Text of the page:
Getting Real Business Value from Customer Journey Mapping

I spend a lot of time with client organizations that have invested both time and resources into mapping their customers’ journey so I have seen the gamut of touchpoint maps, emotional curves and even on one occasion, the stunning graphical portrayal of the path taken by a certain Persona, frustrated with trying to return a laser printer.  Of course, some are better than others, some are based on data, some on opinion but the real question is a simple one: What impact did they have in helping the company create greater value for shareholders?

Some might argue that is asking too much of journey mapping. After all, they are just one of many tools experts trained in Design Thinking use to better understand the functional and emotional roller coaster that is associated with what we deliver to customers.

I disagree. In my experience, when done well, and leveraging mobile technology, customer journey mapping can provide a powerful platform for greater customer-driven innovation, generated faster and with higher quality.

To achieve tangible business value from journey mapping exercises, I suggest you answer three questions:

  1. Does your journey map tell a powerful story from both employees and customers?
  2. Does your journey map align your whole organization toward a common view of your collective performance in delivering a competitively superior experience?
  3. Does your journey map go beyond telling the story, to actually doing something about it?

Let’s take them one at a time.

Does Your Journey Map Tell a Powerful Story from Both Employees and Customers?

Certainly, the core idea of a journey map is that it visually highlights the customer’s view of their experience. Good journey maps do more than just describe what happens, they actually uncover those things that were previously invisible to us. They explain the reasons for a customer’s specific behavior or the alternative path they took when confronted with an unexpected roadblock. But for most organizations, there is another journey that is just as important and that is the experience of the front line employee.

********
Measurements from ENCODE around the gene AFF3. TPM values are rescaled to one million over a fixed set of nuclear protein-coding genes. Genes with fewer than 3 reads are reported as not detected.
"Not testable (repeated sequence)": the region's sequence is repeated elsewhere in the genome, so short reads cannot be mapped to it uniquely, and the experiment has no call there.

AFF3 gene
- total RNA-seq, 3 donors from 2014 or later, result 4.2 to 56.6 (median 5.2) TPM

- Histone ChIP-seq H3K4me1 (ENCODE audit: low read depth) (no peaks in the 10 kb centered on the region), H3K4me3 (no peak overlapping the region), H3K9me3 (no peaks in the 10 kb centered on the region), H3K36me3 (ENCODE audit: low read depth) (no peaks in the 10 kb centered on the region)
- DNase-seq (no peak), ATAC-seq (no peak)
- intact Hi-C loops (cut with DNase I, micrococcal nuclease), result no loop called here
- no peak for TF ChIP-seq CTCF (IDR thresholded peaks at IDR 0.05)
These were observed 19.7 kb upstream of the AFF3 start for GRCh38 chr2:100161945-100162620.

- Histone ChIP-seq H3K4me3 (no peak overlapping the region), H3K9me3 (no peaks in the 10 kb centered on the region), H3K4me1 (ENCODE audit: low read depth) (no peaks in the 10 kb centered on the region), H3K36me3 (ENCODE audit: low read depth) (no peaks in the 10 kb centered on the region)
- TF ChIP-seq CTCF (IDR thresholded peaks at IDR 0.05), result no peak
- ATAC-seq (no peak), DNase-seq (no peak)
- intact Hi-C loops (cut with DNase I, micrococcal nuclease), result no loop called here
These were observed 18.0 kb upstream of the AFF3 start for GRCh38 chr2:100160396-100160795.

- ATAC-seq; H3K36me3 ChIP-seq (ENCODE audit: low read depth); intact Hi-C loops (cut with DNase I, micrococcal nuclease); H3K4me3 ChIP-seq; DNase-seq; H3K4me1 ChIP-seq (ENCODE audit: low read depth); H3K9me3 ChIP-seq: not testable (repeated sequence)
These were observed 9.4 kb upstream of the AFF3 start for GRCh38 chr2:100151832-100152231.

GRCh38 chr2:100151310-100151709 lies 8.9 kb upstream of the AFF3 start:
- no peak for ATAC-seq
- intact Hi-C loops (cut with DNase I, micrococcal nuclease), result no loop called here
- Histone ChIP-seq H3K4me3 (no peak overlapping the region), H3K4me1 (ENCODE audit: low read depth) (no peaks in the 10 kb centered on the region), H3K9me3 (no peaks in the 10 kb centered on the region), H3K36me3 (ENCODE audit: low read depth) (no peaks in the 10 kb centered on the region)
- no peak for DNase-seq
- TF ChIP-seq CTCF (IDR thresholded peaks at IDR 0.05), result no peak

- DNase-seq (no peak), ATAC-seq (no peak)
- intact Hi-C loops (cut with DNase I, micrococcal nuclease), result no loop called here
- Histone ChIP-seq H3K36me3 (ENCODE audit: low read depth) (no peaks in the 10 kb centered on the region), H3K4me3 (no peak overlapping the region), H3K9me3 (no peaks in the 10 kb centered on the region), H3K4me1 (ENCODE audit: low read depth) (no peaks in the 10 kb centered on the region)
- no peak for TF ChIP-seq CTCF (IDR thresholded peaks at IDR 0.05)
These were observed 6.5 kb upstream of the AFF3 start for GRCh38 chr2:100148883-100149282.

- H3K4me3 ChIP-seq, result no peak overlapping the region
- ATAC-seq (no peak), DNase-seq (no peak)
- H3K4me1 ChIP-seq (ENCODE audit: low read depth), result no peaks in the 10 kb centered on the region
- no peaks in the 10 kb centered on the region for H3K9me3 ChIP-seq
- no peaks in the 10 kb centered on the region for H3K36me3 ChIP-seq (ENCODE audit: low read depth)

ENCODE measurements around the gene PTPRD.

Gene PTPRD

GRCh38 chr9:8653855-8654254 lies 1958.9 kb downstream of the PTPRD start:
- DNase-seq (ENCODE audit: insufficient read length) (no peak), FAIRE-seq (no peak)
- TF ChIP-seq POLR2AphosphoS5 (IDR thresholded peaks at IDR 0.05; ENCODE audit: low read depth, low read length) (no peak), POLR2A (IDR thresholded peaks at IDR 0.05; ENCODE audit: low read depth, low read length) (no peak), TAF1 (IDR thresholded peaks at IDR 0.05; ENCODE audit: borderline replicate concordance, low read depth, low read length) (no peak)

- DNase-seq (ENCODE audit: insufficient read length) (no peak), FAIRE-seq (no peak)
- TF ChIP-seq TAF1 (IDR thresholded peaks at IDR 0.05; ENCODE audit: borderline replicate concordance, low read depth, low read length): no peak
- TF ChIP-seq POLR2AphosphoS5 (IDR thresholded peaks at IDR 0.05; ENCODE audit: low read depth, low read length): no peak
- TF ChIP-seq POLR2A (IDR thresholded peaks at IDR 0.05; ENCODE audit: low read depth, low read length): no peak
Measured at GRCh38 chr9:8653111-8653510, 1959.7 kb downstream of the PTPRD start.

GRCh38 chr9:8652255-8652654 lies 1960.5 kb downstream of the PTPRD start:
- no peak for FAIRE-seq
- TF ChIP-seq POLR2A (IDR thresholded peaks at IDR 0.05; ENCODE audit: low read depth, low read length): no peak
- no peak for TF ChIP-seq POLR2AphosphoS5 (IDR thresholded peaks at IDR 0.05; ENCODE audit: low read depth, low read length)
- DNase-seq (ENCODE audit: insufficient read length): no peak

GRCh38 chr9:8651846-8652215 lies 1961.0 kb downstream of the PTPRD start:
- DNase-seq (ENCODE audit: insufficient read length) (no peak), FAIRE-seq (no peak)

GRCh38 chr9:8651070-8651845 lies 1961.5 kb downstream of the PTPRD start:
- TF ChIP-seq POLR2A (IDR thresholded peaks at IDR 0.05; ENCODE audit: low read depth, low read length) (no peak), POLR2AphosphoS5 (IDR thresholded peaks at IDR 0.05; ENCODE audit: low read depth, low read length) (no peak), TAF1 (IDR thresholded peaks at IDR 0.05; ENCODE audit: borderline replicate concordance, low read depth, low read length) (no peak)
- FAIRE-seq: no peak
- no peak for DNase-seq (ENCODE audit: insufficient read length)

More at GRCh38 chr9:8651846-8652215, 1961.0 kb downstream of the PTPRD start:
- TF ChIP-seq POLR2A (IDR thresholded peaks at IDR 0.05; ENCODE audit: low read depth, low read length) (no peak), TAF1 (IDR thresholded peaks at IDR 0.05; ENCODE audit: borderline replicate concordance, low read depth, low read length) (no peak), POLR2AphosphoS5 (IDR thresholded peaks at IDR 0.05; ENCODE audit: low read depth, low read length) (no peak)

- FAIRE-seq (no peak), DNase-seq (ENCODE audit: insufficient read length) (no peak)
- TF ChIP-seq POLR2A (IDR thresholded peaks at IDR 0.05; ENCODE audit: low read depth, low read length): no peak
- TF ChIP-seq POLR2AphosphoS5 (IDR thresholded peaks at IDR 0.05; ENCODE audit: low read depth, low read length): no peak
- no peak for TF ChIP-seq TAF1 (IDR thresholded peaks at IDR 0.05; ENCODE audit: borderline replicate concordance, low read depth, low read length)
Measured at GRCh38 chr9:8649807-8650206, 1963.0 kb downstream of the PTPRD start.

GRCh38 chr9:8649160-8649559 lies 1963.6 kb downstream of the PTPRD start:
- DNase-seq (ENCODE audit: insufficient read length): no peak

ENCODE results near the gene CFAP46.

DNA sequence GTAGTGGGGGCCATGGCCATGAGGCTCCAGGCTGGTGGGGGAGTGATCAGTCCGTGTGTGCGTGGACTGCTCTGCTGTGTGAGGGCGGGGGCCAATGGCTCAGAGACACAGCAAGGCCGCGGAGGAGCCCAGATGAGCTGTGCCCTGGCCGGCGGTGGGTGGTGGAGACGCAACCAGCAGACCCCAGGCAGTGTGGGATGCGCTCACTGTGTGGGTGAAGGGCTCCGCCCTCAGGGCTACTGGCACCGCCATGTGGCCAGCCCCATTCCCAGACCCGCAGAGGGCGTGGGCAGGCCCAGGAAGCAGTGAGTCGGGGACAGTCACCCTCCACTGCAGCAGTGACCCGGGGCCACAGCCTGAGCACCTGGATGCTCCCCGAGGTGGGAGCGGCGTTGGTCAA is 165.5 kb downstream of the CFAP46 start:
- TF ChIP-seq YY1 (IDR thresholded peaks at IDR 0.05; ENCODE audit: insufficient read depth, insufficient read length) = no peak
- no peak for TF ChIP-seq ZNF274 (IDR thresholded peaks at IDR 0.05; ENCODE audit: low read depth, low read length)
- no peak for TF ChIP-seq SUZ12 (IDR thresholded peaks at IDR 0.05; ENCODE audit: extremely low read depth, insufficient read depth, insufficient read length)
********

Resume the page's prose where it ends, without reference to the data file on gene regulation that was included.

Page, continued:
In fact, we would suggest that there is a level of risk that is taken if you view the journey solely from the customer’s perspective.  There are three reasons why this matters:

  1. Frontline employees provide additional context: Although they can’t tell you what the customer is thinking or feeling, they do have helpful insight into what customers are doing, and they provide great insight as to what is happening, especially around those touchpoints that represent chronic problems in the experience.
  2. The gap matters: Understanding the gap between how customers versus employees see the experience is really important. It is not uncommon to see a clear divergence between what customers see as important and how you are performing from the employees’ view of the same experience. Closing these gaps is vital. The “satisfaction mirror” that exists between frontline employees and customers is often a critical driver of loyalty and advocacy.
  3. Clues to future experiences: Hidden in this information are clues to exceeding customer experiences in ways that you would never imagine if you hadn’t seen it for yourself. I will never forget what Danny Wegman of Wegmans Food Markets told me in describing the relationship between his employees and their customers:

“If you measure the service you get at Wegmans compared to some other place, we always come out pretty good on that. But I think it’s gone to a new level. I hear that when some folks are in a bad mood, they go to Wegmans to cheer up. People greet you with a smile and ask you if you want a taste of something. Customers get a happy fix and that makes our people feel spectacular. It’s circular.”[i]

We have seen this countless times in the caring and skilled interactions of our clients’ high performing frontline employees as they carry the heart of their firm’s brand promise to every customer interaction.

Perhaps I have overstated this point. Well good, it deserves to be overstated. As more and more digital channels are introduced to intermediate the customer experience, employee interactions become even more critical, not less. Let’s never forget the words of Fred Reichheld who told us back in 1996 in The Loyalty Effect, “If you wonder what getting and keeping the right employees has to do with getting and keeping the right customers, the answer is everything.”[ii] For your journey map to treat front line employees as merely silent witnesses to the customer experience is to ensure you are learning only half of the story.